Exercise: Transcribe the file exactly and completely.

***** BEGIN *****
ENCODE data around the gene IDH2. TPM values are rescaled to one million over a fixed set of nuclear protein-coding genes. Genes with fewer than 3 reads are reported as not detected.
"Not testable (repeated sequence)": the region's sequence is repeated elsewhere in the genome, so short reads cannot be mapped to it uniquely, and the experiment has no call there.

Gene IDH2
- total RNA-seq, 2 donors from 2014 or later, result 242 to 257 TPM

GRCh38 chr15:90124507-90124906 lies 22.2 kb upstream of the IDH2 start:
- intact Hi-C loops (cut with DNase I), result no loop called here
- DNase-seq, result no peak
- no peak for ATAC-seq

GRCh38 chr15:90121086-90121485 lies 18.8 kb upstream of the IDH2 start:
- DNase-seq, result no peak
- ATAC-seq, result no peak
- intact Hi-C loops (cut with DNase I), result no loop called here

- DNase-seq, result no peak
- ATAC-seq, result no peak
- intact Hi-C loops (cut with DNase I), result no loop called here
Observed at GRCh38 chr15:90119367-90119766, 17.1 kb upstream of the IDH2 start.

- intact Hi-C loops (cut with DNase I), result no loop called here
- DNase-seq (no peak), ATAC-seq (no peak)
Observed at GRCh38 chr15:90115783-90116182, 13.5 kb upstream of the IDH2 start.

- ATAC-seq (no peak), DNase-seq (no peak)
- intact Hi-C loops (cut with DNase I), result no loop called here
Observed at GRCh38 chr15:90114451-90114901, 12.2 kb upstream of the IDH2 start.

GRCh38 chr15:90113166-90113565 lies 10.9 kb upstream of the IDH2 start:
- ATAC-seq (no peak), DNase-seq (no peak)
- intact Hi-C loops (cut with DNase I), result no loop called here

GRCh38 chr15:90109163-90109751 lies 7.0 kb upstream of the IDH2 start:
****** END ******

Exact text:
ENCODE data around the gene IDH2. TPM values are rescaled to one million over a fixed set of nuclear protein-coding genes. Genes with fewer than 3 reads are reported as not detected.
"Not testable (repeated sequence)": the region's sequence is repeated elsewhere in the genome, so short reads cannot be mapped to it uniquely, and the experiment has no call there.

Gene IDH2
- total RNA-seq, 2 donors from 2014 or later, result 242 to 257 TPM

GRCh38 chr15:90124507-90124906 lies 22.2 kb upstream of the IDH2 start:
- intact Hi-C loops (cut with DNase I), result no loop called here
- DNase-seq, result no peak
- no peak for ATAC-seq

GRCh38 chr15:90121086-90121485 lies 18.8 kb upstream of the IDH2 start:
- DNase-seq, result no peak
- ATAC-seq, result no peak
- intact Hi-C loops (cut with DNase I), result no loop called here

- DNase-seq, result no peak
- ATAC-seq, result no peak
- intact Hi-C loops (cut with DNase I), result no loop called here
Observed at GRCh38 chr15:90119367-90119766, 17.1 kb upstream of the IDH2 start.

- intact Hi-C loops (cut with DNase I), result no loop called here
- DNase-seq (no peak), ATAC-seq (no peak)
Observed at GRCh38 chr15:90115783-90116182, 13.5 kb upstream of the IDH2 start.

- ATAC-seq (no peak), DNase-seq (no peak)
- intact Hi-C loops (cut with DNase I), result no loop called here
Observed at GRCh38 chr15:90114451-90114901, 12.2 kb upstream of the IDH2 start.

GRCh38 chr15:90113166-90113565 lies 10.9 kb upstream of the IDH2 start:
- ATAC-seq (no peak), DNase-seq (no peak)
- intact Hi-C loops (cut with DNase I), result no loop called here

GRCh38 chr15:90109163-90109751 lies 7.0 kb upstream of the IDH2 start: